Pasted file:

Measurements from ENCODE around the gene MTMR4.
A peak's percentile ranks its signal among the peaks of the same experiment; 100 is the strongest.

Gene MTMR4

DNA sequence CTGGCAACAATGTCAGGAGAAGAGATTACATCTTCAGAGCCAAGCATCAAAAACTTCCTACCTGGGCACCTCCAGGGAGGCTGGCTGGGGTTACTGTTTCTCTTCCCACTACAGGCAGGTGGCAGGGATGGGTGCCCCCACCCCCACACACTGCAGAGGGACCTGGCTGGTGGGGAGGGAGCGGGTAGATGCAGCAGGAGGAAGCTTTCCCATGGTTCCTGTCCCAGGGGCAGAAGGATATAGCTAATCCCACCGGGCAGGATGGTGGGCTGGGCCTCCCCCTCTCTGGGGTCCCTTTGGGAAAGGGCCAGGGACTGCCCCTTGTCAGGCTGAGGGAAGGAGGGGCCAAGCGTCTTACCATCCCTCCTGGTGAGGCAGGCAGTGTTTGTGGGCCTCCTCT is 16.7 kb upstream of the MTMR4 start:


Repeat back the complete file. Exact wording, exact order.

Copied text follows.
Measurements from ENCODE around the gene MTMR4.
A peak's percentile ranks its signal among the peaks of the same experiment; 100 is the strongest.

Gene MTMR4

DNA sequence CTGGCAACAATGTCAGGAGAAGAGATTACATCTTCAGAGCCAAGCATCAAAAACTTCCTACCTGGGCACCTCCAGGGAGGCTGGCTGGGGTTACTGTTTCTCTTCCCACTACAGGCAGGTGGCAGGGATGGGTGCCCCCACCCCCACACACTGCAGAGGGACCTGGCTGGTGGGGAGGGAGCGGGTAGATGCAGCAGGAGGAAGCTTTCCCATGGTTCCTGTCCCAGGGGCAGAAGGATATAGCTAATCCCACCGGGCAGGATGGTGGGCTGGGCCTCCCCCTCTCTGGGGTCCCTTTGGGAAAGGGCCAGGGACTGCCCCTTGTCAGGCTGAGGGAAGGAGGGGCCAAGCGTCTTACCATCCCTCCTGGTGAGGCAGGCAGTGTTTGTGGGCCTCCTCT is 16.7 kb upstream of the MTMR4 start: